This paper aims to propose cash waqf (endowment) to develop a conceptual model that can be utilised to extend microfinance for refugees.
Qualitative method is used in this research. An extensive review of the literature has been conducted. Latest literature on refugees, microfinance has been critically examined beside the current cash waqf models.
Empirical studies have shown that many refugees are equipped with marketable skills and talents that can be utilised to improve their socio-economic situations. The proposed model – cash waqf refugee microfinance fund (CWRMF) – is structured to extend microfinance to potential refugee micro entrepreneurs. To address the lack of collateral, which is a requirement to gain any microfinance, CWRMF has been incorporated with a takaful unit (cooperation) by which refugees may guarantee each other. Additionally, the model has also been structured to address the challenge of sustainability of the institution that would provide microfinance. Hence, a reserve fund has also been integrated into the model.
CWRMF represents a potential model to be implemented by humanitarian non-governmental organisations (NGOs) and aid agencies to support livelihood of refugees in particular for Muslim refugees. Positive outcome is expected from the implementation of this model. This is because of the various advantages of microfinance programs not only on refugees but also on concerned NGOs, host populations and donor parties. Additionally, this paper is a set of primarily thoughts aims to open the door wider for more researchers to explore the potential of cash waqf as one of the instruments to finance refugee microenterprises and business activities.
Recently cash waqf has been into several models for socio-economic development and poverty alleviation. This paper is proposing cash waqf as a source for a microfinance fund that can contribute in the improvement of socio-economic situations of millions of refugees around the world.
Kachkar, O.A. (2017), "Towards the establishment of cash
Emerald Publishing Limited
Copyright © 2017, Omar Ahmad Kachkar
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The current phenomenal increase in the number of displaced populations and refugees has not been witnessed since the Second World War (UNHCR, 2015). According to the UNHCR report (UNHCR, 2016), a new record of 65.3 million displaced, including 21.3 million refugees, was set at the end of 2015. The length of time that refugees are spending in exile before they manage to return home has also increased to an average of 26 years (UNHCR, 2016). With the scale of the refugee crisis, the current system of providing for the basic needs of refugees (e.g. food, drink, shelter and, at times, education and health care) is exhausting the resources of the United Nations (UN) agencies and humanitarian non-governmental organisations (NGOs) and is deemed unsustainable in the long term. Even the solutions proposed by the United Nations High Commissioner for Refugees (UNHCR) in the form of repatriation, integration and resettlement have proven ineffective, insufficient and beyond the reach of the majority of refugees. What makes the situation even worse is the fact that over 85 per cent of refugees are hosted by poor developing countries which already have their own development and poverty challenges (UNHCR, 2016). There is thus increasing pressure on stakeholders to find sustainable solutions to the problems faced by refugees.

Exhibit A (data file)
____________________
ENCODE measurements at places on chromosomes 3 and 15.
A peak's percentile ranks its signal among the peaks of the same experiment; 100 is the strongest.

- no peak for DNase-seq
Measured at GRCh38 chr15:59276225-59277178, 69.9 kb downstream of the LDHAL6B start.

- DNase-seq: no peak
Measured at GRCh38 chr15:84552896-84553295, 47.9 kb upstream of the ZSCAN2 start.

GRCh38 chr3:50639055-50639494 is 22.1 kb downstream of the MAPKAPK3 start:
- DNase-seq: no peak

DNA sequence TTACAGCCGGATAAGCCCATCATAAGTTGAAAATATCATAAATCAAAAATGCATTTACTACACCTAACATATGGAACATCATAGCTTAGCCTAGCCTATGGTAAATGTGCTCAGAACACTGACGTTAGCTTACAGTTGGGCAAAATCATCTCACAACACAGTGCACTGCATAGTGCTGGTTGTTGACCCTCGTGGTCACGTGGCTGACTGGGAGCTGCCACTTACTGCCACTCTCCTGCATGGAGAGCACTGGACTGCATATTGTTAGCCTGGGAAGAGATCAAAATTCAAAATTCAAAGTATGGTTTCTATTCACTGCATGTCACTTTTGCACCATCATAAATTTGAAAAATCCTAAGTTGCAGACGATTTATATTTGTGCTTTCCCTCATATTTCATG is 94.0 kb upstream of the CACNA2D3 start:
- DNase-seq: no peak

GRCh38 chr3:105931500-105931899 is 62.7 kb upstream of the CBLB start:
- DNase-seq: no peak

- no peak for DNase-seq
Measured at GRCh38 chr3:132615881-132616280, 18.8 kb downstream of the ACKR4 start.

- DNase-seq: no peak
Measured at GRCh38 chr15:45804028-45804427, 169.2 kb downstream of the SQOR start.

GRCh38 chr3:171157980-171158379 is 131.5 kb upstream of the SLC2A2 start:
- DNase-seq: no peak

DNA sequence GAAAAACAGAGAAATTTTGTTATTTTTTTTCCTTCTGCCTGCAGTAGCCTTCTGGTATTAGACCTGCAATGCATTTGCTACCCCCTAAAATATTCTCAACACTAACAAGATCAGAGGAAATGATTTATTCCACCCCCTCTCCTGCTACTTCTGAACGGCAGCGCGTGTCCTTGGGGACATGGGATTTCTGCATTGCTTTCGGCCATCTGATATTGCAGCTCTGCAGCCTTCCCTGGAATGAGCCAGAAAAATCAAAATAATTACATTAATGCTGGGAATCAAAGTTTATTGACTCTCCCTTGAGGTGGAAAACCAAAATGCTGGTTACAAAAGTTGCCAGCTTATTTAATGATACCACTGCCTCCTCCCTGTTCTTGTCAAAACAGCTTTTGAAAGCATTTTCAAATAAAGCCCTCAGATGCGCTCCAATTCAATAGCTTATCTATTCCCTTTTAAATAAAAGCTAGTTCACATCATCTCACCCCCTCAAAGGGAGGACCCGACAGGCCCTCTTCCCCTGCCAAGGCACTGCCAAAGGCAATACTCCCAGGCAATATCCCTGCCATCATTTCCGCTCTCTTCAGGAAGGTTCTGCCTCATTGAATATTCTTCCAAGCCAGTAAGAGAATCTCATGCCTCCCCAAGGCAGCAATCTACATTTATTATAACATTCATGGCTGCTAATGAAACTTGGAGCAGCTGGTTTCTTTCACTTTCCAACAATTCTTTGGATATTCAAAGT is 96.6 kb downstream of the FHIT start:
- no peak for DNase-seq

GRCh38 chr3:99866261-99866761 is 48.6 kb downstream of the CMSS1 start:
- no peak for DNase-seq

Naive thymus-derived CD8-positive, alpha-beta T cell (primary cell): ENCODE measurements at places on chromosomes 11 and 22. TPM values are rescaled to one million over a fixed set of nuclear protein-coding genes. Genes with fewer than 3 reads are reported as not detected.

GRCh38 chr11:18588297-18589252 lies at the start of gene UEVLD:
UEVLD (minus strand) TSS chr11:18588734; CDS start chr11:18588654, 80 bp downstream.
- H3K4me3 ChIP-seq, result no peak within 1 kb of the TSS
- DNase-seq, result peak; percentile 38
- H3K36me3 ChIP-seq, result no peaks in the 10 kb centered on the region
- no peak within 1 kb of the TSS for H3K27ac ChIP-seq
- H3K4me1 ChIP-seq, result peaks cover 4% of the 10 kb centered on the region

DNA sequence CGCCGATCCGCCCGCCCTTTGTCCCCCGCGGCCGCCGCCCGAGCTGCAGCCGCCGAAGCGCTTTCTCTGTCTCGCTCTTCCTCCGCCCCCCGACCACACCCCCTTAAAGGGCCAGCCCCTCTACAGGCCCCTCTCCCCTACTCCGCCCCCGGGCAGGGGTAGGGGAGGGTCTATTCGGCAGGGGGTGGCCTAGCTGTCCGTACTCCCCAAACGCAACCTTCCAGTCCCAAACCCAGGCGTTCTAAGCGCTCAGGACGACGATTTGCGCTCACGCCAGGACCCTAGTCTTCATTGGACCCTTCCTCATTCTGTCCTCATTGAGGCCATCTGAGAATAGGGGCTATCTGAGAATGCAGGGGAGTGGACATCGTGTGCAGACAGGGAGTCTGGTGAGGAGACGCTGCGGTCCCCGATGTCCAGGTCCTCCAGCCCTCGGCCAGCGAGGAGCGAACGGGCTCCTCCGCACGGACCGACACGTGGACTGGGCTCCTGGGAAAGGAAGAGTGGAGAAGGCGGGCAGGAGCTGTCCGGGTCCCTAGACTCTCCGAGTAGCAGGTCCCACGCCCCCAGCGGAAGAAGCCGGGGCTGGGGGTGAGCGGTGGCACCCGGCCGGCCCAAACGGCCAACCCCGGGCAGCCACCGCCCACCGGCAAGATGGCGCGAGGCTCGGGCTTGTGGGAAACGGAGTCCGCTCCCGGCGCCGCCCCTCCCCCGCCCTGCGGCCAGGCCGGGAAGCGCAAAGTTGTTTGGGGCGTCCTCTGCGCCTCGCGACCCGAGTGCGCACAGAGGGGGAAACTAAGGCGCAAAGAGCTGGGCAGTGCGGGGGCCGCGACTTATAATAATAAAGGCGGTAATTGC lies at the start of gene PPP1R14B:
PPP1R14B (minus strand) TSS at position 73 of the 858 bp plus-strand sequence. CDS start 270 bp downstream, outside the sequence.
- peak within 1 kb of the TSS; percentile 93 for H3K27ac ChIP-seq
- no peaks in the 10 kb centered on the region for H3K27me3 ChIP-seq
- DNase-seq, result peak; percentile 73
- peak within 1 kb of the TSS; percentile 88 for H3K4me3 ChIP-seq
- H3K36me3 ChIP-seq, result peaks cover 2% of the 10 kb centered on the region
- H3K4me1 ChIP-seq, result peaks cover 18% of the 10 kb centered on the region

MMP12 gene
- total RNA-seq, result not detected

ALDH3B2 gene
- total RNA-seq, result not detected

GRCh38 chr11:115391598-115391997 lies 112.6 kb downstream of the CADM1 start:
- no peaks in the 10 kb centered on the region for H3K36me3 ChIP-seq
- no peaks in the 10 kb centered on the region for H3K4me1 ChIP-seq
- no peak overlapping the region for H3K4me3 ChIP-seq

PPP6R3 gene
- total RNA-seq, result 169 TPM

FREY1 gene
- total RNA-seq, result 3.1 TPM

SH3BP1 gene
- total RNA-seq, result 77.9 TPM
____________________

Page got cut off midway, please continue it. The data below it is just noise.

The economic engagement of refugees in income-generating activities, projects funded by microcredit and microfinance – what is commonly known as livelihood programmes – has been long recognised as an effective means for improving refugees’ livelihood and socio-economic situations. This brief paper discusses how the charitable institution of waqf (endowment) can be used to develop a sustainable model to promote the economic engagement of refugees. It delves into the establishment of microfinance and start-up funds to promote entrepreneurship among refugees in refugee camps and urban areas. This model is particularly relevant to Muslim NGOs and might appeal to Muslim donors as it uses one of the well-known charitable institutions in Islam that has played a significant role throughout the history of Islamic civilisation in providing for the social, educational and economic welfare of Muslim communities.
The concept of cash waqf can be traced back to as early as the second Hijrī century (eighth century CE). Although the fatwa (legal ruling) of Imām Zufar (d. 158 H) is considered the most common reference on the permissibility of donating measurable or weighable properties including money as waqf (Cizakca, 2011), another account reveals that the issue of cash waqf was discussed among scholars even earlier. Imām al-Bukhāri reported that Imām Ibn Shihāb al-Zuhri (d. 124 H) was asked about the permissibility of a waqf in the form of 1,000 dinars held in perpetuity for trade with the profits being assigned to the poor and underprivileged (al-Bukhāri, 2002). Another account relating to cash waqf is found in the famous Māliki book ‘al-Mudawwanah al-Kubrāh’ which documented the fatwa of Imām Mālik (d. 179 H) that asserted the obligation of zakāh on 100 dinars offered as waqf to be given as loans to people (Imām Mālik, 1994).
The popularity of cash waqf has recently grown rapidly in Muslim societies. Many wealthy Muslims have been giving cash in the form of waqf to specific institutions; the funds are used for providing social services to the vulnerable groups of society (Cizakca, 1995).